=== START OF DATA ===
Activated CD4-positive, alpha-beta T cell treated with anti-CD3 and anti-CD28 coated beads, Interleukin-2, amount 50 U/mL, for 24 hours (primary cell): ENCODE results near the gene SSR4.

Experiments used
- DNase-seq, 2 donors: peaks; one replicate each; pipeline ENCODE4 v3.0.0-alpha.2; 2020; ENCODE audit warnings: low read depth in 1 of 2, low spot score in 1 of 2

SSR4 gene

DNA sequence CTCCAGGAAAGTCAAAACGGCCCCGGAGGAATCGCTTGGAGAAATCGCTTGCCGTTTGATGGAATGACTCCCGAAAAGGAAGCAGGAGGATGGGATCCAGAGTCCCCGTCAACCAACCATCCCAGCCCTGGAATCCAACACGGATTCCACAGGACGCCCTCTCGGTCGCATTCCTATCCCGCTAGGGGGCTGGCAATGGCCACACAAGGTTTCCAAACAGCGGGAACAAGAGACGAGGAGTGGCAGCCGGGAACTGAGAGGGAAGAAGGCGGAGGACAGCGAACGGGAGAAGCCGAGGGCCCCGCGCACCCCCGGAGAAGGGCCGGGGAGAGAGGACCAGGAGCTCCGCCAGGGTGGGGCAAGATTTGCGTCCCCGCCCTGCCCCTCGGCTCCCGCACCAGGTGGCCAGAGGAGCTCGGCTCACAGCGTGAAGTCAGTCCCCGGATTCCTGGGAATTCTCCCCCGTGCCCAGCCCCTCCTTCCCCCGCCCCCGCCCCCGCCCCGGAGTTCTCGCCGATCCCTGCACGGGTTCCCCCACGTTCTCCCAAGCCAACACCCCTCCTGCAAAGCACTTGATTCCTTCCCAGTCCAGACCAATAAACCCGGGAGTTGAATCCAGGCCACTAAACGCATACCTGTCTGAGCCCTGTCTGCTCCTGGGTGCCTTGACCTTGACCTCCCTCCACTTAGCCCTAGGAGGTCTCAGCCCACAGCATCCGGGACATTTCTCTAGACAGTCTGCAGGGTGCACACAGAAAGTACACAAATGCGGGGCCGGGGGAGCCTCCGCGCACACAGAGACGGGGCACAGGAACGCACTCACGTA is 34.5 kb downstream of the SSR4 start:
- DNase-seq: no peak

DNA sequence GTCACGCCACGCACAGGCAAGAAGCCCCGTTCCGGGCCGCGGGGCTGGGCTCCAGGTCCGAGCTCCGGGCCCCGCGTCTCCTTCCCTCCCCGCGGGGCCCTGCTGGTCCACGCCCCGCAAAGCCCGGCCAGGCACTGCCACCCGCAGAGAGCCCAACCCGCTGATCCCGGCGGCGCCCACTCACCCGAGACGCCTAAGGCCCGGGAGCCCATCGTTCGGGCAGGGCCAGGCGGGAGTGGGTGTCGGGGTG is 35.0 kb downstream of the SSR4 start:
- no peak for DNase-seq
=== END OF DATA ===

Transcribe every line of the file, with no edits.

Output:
Activated CD4-positive, alpha-beta T cell treated with anti-CD3 and anti-CD28 coated beads, Interleukin-2, amount 50 U/mL, for 24 hours (primary cell): ENCODE results near the gene SSR4.

Experiments used
- DNase-seq, 2 donors: peaks; one replicate each; pipeline ENCODE4 v3.0.0-alpha.2; 2020; ENCODE audit warnings: low read depth in 1 of 2, low spot score in 1 of 2

SSR4 gene

DNA sequence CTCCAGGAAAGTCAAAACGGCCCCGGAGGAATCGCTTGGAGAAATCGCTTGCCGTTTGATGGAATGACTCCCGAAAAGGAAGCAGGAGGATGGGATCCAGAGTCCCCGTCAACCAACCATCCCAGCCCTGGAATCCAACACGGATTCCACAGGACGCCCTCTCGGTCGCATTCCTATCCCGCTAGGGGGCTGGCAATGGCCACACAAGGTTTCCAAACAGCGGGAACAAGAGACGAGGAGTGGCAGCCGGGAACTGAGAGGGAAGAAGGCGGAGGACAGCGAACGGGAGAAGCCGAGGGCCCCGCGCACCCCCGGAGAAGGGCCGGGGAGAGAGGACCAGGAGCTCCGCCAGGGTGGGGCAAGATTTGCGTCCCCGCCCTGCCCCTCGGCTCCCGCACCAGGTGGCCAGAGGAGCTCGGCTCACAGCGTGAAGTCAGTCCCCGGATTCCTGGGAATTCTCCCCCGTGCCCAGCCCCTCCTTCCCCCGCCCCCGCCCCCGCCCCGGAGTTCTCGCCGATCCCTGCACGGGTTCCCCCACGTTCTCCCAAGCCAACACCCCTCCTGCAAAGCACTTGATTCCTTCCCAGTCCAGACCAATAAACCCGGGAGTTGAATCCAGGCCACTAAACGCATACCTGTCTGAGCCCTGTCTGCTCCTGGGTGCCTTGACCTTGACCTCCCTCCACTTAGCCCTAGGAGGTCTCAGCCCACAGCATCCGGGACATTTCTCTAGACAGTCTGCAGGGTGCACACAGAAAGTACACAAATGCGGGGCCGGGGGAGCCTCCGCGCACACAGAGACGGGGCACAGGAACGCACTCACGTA is 34.5 kb downstream of the SSR4 start:
- DNase-seq: no peak

DNA sequence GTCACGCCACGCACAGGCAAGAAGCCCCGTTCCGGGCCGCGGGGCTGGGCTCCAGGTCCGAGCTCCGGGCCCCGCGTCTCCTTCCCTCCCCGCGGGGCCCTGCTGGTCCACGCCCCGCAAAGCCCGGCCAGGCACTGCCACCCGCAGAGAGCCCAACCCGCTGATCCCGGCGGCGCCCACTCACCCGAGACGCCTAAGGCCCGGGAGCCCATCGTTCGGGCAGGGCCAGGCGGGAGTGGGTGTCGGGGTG is 35.0 kb downstream of the SSR4 start:
- no peak for DNase-seq